What Does Workers' Compensation Pay For?
The types of coverage for injured employees in Illinois
on December 13, 2017
Updated on May 17, 2022
Have you been suffered a work-related injury? All state law—including Illinois—requires most employers to provide workers’ compensation benefits in such situations. Unlike traditional personal injury claims—which require you to prove someone else was negligent—workers’ compensation coverage is a “no-fault” system.
Rich Lenkov, a workers’ compensation attorney in Chicago, says that the most common workers’ compensation claim he sees is back injuries, but Illinois workers’ comp insurance actually provides several types of benefits. Not every injured employee is eligible for every benefit. For minor workplace injuries, an employee may only be entitled to medical care related to their immediate injuries. But if you miss any time from work, or suffer an impairment that prevents you from returning to your prior job, you may receive additional compensation for those losses.
Post-Injury Medical Treatment
With respect to medical expenses, Illinois workers’ compensation law requires the employer to cover any “reasonably necessary” services to “cure and relief” the employee’s injury. This includes any necessary medications, devices or appliances. In general, the employee selects his or her own health care provider, who is then reimbursed by the employer. But if the employer has established its own “Preferred Provider Program” (PPP), the employee may be required to select from a choice of two doctors within the network. The employer is required to notify the employee in advance—and in writing—if it has a PPP.
Temporary Total Disability
Temporary total disability (TTD) benefits compensate an injured worker who is medically unable to return to work for a temporary period. Alternatively, an employee may receive temporary disability benefits if he or she is medically cleared to do “light-duty” work but the employer is unable to accommodate such restrictions. After an employee misses 14 days of work, they are entitled to TTD benefits until they can return to work or reach “maximum medical improvement,” as determined by their treating physician.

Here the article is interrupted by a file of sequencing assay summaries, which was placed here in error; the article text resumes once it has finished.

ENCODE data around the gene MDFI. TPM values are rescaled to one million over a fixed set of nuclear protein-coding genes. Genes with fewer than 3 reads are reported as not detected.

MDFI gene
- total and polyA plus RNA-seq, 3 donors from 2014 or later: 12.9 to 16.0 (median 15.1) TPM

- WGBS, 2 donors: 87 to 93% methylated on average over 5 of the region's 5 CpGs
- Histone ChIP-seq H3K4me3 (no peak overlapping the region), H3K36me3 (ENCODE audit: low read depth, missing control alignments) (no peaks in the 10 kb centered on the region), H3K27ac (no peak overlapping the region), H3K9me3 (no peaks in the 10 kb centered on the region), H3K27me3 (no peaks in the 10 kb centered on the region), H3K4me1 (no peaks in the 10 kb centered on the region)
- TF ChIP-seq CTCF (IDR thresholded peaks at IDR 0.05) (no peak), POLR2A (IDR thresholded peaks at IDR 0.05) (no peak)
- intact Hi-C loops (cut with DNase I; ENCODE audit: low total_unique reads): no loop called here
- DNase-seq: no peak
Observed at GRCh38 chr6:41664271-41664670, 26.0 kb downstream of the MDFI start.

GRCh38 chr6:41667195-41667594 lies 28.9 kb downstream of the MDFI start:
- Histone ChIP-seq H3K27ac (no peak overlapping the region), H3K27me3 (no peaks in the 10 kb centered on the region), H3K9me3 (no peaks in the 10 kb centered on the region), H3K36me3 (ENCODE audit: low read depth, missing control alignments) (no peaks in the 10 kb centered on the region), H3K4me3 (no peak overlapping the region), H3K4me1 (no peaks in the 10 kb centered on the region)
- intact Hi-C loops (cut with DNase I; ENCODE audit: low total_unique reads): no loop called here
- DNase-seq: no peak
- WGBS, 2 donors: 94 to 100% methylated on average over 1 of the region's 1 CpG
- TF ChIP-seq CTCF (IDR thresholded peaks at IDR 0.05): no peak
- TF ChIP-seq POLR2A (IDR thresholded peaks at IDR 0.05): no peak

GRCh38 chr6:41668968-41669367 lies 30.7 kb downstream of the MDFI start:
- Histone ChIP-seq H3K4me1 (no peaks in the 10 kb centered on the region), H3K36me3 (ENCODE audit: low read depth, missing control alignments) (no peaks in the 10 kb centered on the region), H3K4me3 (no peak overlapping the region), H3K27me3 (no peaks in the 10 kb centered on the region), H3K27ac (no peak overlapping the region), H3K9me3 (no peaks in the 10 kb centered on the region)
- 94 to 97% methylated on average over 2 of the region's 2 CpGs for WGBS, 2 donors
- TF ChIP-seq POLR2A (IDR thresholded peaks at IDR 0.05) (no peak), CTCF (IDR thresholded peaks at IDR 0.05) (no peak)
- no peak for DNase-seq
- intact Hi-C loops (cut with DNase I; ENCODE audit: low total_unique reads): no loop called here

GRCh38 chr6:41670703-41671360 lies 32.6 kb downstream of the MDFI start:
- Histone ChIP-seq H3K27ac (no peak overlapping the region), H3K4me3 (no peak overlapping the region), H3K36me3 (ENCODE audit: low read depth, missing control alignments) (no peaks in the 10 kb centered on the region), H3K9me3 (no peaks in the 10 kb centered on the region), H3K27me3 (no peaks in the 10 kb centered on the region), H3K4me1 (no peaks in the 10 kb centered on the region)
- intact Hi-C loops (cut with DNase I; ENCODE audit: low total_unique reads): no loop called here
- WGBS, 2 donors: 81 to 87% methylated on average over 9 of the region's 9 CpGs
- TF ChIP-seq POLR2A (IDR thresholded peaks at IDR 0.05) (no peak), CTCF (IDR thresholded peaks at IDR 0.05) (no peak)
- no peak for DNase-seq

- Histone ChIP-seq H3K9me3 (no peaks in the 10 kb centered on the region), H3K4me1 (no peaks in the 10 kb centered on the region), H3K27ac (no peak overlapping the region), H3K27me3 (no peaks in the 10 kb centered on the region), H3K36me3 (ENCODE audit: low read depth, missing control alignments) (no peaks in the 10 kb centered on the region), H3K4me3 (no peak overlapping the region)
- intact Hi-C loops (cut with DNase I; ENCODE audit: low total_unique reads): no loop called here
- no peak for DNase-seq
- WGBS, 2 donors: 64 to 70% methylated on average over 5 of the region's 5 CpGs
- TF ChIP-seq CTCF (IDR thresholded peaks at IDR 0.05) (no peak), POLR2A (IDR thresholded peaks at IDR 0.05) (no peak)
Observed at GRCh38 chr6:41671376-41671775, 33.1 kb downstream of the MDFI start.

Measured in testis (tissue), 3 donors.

TTD benefits do not replace 100 percent of an employee’s lost wages. Rather, the standard rate is two-thirds of the employee’s “average weekly wage” prior to the accident. There are also certain statewide minimum and maximum rates applicable to TTD benefits. A qualified Illinois workers’ compensation attorney can advise you of the applicable rates based on when your injury occurred and the number of dependents in your household.
Temporary Permanent Disability
If you are able to return to work on restricted or part-time duty, you can receive temporary permanent disability (TPD) benefits, which help cover the gap between your pre-accident and post-accident wages. Similar to TTD benefits, TPD benefits are paid at two-thirds of the difference in average weekly wages.
Permanent Disabilities and Death
Unfortunately, there are cases where a workplace accident leads to permanent injuries from which the employee will never fully recover. In such circumstances workers’ compensation provides both permanent partial disability (PPD) and permanent total disability (PTD) benefits. PPD benefits are paid when the employee suffers “complete or partial loss” of a body part (or the use thereof), or a partial loss of their entire body.
For individual body parts, Illinois workers’ compensation law maintains a schedule, which provides a fixed number of weeks of benefits multiplied by 60 percent of the employee’s average weekly wage. When there is a partial loss of the whole body, benefits are paid for 500 weeks based on a percentage determined by the employee’s doctor.
PTD benefits are paid when an employee is deemed no longer able to perform any kind of meaningful paid work, or has suffered the loss of two major body parts (e.g., both feet, an arm and a leg). Permanent disability of this type entitles the employee to workers’ comp benefits for life.
Finally, if an employee is killed due to a workplace accident, the employer must pay a one-time benefit of $8,000 to help pay for funeral and burial expenses. In addition, if the deceased employee had a spouse or dependent children, they may also receive a survivor’s benefit equal to 52 weeks pay at the employee’s average weekly wage.
For more information, see our overview of social security disability.